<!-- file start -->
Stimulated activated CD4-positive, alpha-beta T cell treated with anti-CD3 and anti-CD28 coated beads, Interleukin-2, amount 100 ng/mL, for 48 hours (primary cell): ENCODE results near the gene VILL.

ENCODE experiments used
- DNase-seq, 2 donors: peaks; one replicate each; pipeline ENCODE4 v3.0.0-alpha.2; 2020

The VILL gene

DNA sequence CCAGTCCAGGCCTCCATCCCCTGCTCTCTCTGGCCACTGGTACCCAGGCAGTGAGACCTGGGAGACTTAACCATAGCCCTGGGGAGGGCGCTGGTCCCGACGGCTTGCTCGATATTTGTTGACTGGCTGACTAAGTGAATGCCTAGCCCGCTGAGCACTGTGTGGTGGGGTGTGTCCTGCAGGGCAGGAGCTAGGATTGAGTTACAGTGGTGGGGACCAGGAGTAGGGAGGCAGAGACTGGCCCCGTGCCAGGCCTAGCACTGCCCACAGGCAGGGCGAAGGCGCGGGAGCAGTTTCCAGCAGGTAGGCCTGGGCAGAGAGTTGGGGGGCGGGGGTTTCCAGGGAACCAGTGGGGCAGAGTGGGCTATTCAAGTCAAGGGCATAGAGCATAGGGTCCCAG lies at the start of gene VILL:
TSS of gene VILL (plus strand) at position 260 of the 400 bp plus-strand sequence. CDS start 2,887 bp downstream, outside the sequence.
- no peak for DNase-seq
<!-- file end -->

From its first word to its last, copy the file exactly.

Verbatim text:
Stimulated activated CD4-positive, alpha-beta T cell treated with anti-CD3 and anti-CD28 coated beads, Interleukin-2, amount 100 ng/mL, for 48 hours (primary cell): ENCODE results near the gene VILL.

ENCODE experiments used
- DNase-seq, 2 donors: peaks; one replicate each; pipeline ENCODE4 v3.0.0-alpha.2; 2020

The VILL gene

DNA sequence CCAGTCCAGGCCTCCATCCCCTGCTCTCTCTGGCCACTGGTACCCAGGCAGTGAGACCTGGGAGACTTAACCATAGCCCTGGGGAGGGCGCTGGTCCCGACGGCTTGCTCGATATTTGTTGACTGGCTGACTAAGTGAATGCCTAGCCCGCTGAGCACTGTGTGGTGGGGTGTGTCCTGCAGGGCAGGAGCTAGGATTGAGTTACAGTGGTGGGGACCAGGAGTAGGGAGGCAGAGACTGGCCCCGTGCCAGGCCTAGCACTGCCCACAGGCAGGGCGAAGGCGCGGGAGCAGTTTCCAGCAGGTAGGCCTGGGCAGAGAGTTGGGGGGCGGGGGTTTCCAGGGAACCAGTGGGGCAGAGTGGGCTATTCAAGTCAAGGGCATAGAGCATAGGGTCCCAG lies at the start of gene VILL:
TSS of gene VILL (plus strand) at position 260 of the 400 bp plus-strand sequence. CDS start 2,887 bp downstream, outside the sequence.
- no peak for DNase-seq